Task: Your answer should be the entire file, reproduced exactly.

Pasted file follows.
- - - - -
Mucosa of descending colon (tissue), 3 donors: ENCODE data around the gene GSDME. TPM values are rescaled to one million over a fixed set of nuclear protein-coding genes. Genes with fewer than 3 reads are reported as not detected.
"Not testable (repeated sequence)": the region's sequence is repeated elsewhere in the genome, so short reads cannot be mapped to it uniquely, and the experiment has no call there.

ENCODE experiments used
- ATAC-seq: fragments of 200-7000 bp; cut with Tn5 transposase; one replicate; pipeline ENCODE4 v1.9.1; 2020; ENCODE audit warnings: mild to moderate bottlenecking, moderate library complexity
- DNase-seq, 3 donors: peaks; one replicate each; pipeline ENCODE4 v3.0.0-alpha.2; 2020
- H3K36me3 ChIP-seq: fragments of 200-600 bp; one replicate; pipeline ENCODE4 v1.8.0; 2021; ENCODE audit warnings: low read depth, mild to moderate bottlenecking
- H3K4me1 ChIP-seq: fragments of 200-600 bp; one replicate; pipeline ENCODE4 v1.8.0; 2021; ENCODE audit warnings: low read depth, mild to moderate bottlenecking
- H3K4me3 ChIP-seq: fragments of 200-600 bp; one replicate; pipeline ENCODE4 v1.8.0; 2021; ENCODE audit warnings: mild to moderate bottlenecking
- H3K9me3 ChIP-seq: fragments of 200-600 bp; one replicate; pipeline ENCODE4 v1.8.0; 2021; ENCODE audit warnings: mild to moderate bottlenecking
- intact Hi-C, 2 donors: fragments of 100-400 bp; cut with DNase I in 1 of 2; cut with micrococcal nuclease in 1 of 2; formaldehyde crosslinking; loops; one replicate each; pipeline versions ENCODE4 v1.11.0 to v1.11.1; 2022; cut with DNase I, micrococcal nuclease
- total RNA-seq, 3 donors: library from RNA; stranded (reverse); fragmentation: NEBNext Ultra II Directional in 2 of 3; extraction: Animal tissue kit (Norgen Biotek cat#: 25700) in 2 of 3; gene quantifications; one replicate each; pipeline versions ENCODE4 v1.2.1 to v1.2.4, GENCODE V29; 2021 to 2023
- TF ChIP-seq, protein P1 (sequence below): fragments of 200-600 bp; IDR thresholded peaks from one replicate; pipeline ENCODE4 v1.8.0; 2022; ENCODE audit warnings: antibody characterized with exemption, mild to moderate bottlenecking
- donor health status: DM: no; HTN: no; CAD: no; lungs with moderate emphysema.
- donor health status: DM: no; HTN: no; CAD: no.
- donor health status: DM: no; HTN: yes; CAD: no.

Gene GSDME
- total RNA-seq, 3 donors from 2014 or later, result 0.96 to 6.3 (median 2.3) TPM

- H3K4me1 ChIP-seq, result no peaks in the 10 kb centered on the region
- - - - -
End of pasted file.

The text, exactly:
Mucosa of descending colon (tissue), 3 donors: ENCODE data around the gene GSDME. TPM values are rescaled to one million over a fixed set of nuclear protein-coding genes. Genes with fewer than 3 reads are reported as not detected.
"Not testable (repeated sequence)": the region's sequence is repeated elsewhere in the genome, so short reads cannot be mapped to it uniquely, and the experiment has no call there.

ENCODE experiments used
- ATAC-seq: fragments of 200-7000 bp; cut with Tn5 transposase; one replicate; pipeline ENCODE4 v1.9.1; 2020; ENCODE audit warnings: mild to moderate bottlenecking, moderate library complexity
- DNase-seq, 3 donors: peaks; one replicate each; pipeline ENCODE4 v3.0.0-alpha.2; 2020
- H3K36me3 ChIP-seq: fragments of 200-600 bp; one replicate; pipeline ENCODE4 v1.8.0; 2021; ENCODE audit warnings: low read depth, mild to moderate bottlenecking
- H3K4me1 ChIP-seq: fragments of 200-600 bp; one replicate; pipeline ENCODE4 v1.8.0; 2021; ENCODE audit warnings: low read depth, mild to moderate bottlenecking
- H3K4me3 ChIP-seq: fragments of 200-600 bp; one replicate; pipeline ENCODE4 v1.8.0; 2021; ENCODE audit warnings: mild to moderate bottlenecking
- H3K9me3 ChIP-seq: fragments of 200-600 bp; one replicate; pipeline ENCODE4 v1.8.0; 2021; ENCODE audit warnings: mild to moderate bottlenecking
- intact Hi-C, 2 donors: fragments of 100-400 bp; cut with DNase I in 1 of 2; cut with micrococcal nuclease in 1 of 2; formaldehyde crosslinking; loops; one replicate each; pipeline versions ENCODE4 v1.11.0 to v1.11.1; 2022; cut with DNase I, micrococcal nuclease
- total RNA-seq, 3 donors: library from RNA; stranded (reverse); fragmentation: NEBNext Ultra II Directional in 2 of 3; extraction: Animal tissue kit (Norgen Biotek cat#: 25700) in 2 of 3; gene quantifications; one replicate each; pipeline versions ENCODE4 v1.2.1 to v1.2.4, GENCODE V29; 2021 to 2023
- TF ChIP-seq, protein P1 (sequence below): fragments of 200-600 bp; IDR thresholded peaks from one replicate; pipeline ENCODE4 v1.8.0; 2022; ENCODE audit warnings: antibody characterized with exemption, mild to moderate bottlenecking
- donor health status: DM: no; HTN: no; CAD: no; lungs with moderate emphysema.
- donor health status: DM: no; HTN: no; CAD: no.
- donor health status: DM: no; HTN: yes; CAD: no.

Gene GSDME
- total RNA-seq, 3 donors from 2014 or later, result 0.96 to 6.3 (median 2.3) TPM

- H3K4me1 ChIP-seq, result no peaks in the 10 kb centered on the region